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The spirit of the season December 22, 2014

Posted by Jenny in Life experience.
Freshly fallen snow on Dry Brook, White Mts., New Hampshire

Freshly fallen snow on Dry Brook, White Mountains, New Hampshire.

I want to wish you, my readers, all happiness for the season, whether you celebrate Christmas, Hanukkah, or anything else.

In my more Grinch-like moments, I pay too much attention to the negatives of the season, especially the commercialism that threatens to dwarf all other aspects. It occurs to me today that I can choose what I want to think about. Here are some things I would like to meditate upon.

—The woman at the convenience store yesterday who struck up a conversation with me, learned I had just gone on a hike, and said, “What a great way to spend the day!” It was a wonderful moment of random friendliness.

—The neighbor who told me he’d spotted a pair of bald eagles close to my house, and that “perhaps we will have a nesting pair.” I hope so!

—All the people who have climbed the Panther Stairs, which my friend Clayton and I did yesterday. In particular I think of Charlie Klabunde, who taught me so much about off-trail exploration. All of us share an enduring fellowship.

—I think of the beautiful things I saw yesterday, especially the line of shimmering clouds pouring over the stateline ridge. Clayton described it as “a cloud tsunami.”

—More beautiful things: leaves of galax that looked polished to a sparkling sheen; a pine clinging to a huge boulder, its branches shaped like Japanese brushstrokes; soft, spongy cushions of reindeer moss.

—My sister, who after a difficult stretch in our relationship chooses to welcome me to her house for a Christmas visit.

I thank you for visiting this site.






1. Jeff G. - December 22, 2014

“Thank you for visiting this site”. No – thank you for creating this site. Without it, and your willingness to drive to Cosby, Kate and I wouldn’t have had the chance to hike with you this past April up the back side of Mt. Cammerer. It was the highlight of our Spring Break for sure.

I’m glad you sent this out. It’s easy to get caught up in all the nonsense that is the holiday season. I just ran to lunch and had to pass the mall to get there. Yikes!

Have a good rest of 2014, Jenny. I personally always use the holiday season to slow down, take inventory of the prior year, and see what I can upgrade for the following year. It’s not always fruitful, but you gotta try.

Hope to be back down south in April. Hopefully you will be up for another adventure then.

All the best –



Jenny - December 22, 2014

And all my best to you and Kate! I definitely hope we can connect up again!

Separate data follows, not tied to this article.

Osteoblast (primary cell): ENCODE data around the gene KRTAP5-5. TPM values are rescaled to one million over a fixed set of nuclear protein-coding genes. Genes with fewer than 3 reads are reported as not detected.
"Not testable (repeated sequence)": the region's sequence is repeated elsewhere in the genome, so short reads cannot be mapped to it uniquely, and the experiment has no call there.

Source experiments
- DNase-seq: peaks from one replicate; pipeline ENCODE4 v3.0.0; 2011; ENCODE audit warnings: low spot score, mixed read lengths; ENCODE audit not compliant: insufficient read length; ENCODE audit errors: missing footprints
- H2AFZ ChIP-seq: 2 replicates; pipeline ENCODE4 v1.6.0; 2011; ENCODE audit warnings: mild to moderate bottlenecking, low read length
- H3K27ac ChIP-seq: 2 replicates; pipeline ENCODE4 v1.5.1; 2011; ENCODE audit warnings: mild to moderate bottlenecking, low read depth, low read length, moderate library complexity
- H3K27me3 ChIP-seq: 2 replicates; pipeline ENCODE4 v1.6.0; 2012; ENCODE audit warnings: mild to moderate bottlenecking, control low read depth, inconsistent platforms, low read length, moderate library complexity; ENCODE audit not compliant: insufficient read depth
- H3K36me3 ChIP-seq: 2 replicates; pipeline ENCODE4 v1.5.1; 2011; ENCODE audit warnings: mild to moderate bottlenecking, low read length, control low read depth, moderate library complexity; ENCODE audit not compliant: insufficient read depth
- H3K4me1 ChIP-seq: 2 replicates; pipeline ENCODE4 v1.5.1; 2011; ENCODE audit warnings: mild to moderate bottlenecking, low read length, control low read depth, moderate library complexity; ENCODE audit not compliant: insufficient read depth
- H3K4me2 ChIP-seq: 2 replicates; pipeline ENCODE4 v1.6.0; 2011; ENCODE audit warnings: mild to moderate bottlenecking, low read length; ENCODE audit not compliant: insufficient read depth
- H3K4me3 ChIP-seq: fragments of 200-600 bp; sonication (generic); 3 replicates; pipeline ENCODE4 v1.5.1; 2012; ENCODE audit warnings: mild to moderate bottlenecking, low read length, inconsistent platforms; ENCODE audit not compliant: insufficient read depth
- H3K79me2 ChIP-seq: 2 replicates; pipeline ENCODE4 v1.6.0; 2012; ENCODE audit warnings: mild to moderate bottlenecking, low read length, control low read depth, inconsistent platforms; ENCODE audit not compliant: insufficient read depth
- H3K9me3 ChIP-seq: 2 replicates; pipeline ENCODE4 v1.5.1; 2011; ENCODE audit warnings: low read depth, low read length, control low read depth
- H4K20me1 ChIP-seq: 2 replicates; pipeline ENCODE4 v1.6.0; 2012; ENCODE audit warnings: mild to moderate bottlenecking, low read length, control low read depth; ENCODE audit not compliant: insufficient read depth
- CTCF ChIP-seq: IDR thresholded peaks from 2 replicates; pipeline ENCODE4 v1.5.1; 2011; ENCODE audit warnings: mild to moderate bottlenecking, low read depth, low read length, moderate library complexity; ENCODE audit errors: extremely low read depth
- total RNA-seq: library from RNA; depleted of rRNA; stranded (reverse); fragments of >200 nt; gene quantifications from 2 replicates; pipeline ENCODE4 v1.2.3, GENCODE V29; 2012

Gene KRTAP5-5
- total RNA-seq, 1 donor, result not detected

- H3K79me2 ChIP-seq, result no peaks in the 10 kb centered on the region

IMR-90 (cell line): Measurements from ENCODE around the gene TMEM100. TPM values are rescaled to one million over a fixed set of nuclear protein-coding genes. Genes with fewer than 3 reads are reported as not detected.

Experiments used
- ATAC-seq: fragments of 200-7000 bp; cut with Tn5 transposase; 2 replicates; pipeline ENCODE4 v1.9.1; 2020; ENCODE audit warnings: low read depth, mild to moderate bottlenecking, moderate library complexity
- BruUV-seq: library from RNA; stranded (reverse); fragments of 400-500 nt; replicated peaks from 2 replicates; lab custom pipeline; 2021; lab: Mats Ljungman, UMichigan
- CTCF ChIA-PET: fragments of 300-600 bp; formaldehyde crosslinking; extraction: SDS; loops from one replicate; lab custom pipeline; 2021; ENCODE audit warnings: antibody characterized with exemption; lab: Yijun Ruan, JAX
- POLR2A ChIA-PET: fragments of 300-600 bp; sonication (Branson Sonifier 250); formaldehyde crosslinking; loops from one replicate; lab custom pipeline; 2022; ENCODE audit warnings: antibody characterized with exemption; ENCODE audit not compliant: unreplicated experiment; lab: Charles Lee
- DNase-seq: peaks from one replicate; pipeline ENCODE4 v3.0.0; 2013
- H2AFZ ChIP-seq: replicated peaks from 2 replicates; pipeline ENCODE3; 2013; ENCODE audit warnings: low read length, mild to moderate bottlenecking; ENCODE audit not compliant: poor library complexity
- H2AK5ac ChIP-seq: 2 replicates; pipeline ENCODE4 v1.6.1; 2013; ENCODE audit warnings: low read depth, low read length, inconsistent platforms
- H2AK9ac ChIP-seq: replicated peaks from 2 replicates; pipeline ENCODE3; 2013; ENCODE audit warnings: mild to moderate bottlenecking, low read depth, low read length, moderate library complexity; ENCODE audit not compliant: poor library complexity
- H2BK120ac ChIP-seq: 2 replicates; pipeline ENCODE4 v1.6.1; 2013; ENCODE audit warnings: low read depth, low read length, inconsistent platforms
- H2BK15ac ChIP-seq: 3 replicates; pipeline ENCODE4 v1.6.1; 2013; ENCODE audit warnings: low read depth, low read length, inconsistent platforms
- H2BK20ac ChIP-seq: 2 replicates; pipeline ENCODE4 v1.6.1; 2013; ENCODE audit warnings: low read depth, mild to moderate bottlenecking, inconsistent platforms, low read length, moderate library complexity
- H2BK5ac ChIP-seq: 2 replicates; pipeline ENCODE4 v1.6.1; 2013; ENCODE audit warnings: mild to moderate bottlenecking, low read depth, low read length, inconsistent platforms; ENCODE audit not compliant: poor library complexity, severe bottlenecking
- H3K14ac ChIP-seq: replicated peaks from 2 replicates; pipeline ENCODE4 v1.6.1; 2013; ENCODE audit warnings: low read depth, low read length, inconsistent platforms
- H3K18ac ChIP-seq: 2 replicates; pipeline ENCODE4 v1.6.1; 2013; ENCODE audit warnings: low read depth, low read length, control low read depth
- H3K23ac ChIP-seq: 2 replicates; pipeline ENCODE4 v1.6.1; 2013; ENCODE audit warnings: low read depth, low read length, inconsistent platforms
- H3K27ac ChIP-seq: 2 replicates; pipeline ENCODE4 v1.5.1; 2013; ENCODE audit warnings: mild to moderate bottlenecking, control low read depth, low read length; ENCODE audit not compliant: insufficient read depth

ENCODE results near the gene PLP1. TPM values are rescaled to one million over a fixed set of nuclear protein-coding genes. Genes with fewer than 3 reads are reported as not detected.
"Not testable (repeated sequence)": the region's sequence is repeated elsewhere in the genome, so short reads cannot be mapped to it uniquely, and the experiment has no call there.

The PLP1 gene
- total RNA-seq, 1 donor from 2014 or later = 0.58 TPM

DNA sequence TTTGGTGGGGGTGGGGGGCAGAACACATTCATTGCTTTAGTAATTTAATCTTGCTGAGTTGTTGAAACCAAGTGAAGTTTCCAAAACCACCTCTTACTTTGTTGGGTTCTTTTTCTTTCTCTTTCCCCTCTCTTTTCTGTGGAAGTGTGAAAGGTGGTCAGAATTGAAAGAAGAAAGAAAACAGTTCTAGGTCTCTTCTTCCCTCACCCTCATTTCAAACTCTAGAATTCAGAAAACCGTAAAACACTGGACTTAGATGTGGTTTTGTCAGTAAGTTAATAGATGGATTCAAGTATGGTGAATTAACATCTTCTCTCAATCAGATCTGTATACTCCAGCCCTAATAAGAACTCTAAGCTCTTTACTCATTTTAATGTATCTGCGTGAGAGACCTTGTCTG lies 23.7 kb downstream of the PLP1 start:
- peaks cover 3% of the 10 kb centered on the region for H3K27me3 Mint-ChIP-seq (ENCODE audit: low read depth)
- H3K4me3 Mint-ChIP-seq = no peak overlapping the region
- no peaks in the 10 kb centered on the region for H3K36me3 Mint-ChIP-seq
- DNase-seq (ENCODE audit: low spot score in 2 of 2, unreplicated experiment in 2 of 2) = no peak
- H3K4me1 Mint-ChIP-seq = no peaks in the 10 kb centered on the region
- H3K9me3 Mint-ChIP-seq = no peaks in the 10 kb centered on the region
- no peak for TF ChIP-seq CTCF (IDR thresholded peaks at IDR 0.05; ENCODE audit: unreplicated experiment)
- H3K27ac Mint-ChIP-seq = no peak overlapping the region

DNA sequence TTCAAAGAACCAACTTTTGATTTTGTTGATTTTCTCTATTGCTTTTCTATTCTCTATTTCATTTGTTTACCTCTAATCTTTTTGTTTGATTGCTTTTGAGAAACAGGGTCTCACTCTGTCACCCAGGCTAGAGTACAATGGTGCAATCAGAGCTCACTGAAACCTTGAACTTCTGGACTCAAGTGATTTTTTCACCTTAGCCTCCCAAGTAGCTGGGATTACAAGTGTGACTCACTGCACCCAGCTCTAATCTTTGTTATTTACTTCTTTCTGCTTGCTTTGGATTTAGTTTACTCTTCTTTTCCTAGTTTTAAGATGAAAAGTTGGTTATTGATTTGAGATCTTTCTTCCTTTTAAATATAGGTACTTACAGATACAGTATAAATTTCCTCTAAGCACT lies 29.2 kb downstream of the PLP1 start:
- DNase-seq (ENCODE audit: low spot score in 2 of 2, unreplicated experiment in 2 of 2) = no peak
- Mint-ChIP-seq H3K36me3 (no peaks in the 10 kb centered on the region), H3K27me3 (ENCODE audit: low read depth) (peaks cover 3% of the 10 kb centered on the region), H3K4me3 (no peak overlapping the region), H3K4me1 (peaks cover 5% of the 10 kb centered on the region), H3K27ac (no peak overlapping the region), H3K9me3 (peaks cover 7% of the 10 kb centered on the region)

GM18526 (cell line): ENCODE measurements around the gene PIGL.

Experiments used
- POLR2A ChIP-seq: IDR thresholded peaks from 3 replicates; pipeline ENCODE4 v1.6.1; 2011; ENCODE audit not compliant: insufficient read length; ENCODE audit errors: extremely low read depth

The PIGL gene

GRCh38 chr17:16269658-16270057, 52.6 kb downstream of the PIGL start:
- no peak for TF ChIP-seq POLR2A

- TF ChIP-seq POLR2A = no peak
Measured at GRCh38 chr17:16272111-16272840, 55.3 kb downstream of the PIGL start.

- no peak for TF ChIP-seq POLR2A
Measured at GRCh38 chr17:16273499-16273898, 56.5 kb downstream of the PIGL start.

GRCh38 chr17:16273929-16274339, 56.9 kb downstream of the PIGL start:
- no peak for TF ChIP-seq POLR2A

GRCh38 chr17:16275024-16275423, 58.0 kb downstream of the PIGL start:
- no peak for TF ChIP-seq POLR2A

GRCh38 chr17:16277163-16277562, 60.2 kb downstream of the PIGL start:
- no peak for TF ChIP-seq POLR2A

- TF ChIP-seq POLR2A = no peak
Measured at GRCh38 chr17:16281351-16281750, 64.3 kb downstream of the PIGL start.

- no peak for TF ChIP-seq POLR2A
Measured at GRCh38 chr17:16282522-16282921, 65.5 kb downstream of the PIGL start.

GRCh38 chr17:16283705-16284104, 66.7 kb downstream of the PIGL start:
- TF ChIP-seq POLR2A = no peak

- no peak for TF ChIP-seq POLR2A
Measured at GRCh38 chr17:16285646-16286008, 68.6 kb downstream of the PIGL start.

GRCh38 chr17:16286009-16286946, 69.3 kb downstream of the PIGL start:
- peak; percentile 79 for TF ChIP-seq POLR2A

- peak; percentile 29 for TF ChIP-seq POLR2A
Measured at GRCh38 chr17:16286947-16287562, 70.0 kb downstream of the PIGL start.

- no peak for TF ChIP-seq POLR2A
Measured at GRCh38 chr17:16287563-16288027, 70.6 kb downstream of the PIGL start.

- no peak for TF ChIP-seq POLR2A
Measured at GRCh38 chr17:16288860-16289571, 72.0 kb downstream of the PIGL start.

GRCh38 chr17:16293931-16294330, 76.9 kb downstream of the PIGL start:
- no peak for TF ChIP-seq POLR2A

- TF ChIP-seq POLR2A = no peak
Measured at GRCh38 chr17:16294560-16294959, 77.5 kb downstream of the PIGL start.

2. T E Stazyk - December 22, 2014

Thank you! Have a great holiday season and much health and happiness in 2015. I very much enjoy your hiking photos and narratives.

Jenny - December 22, 2014

I appreciate your kind words. I thought of you today—I was reading an article in the New Yorker titled “The Big Kill” by Elizabeth Kolbert. It is about the problem of invasive mammals in New Zealand. I learned a lot about the peculiar situation of NZ’s flora and fauna—no native mammals!. Then I took a look at your blog. Of course, you know all about the situation!

T E Stazyk - December 22, 2014

Thanks Jenny! By way of a small world story, Kevin and Gill Adshead who are interviewed in the beginning of the article are our neighbours and great friends. We collaborate on a lot of projects including pest control.

3. David A.Brown - December 23, 2014

Just so you know; I read and relish every posting.

Enjoyed the Panther Stairs travelogue, and will attempt the same this Spring.

Question: have you planned one of your backcountry trips that included an overnight? I’d like to hear your insight on off-trail hiking with a light pack, with the intent of camping South or SouthEast of Mt.Guyot.

I hope that you had a fine Solstice.

David Brown

Jenny - December 23, 2014

As I’m sure you realize, keeping pack size to a minimum is essential, not only because extra weight makes it tough to maneuver off-trail but because a bulky pack will constantly get hung up on brush. But there’s another issue, unfortunately more bureaucratic. Within the GSMNP, you must have a permit for any backcountry camping. It is not widely known, but the Park Service does issue a few permits for what they call cross-country camping. I believe this is because there was a very strong tradition of off-trail camping dating back to before the Park was created—for instance, the Smoky Mountains Hiking Club used to do a lot of off-trail backpacks. So they kept allowing it, but I have a feeling eventually they will prohibit it (I say that not because I see anything wrong with it but because they do not like it). I know they were still issuing cross-country permits this year. You have to jump through a lot of hoops. Look up the Park regulations (you can find them on the GSMNP website) and be prepared to cite them. You’ll have to talk to the top personnel at the backcountry office. They will not give a permit for camping anywhere near a trail, a shelter, or one of the backcountry campsites. You can’t stay more than one night at a cross-country site.

You might want to camp in the one of the national forests instead of the national park!

4. Jim Cornelius - December 25, 2014

Thank you for both of your sites — they are appreciated. Best of the season to you!

Jenny - December 25, 2014

Thanks, Jim! I’m glad you enjoy them.

5. Al - January 4, 2015

I know of two hikers who were granted a permit for Big Pool on Raven Fork. Was 20 or more years ago. There is still a fairly open, flat tent site there on the stream’s west side. No, I was not one of them.

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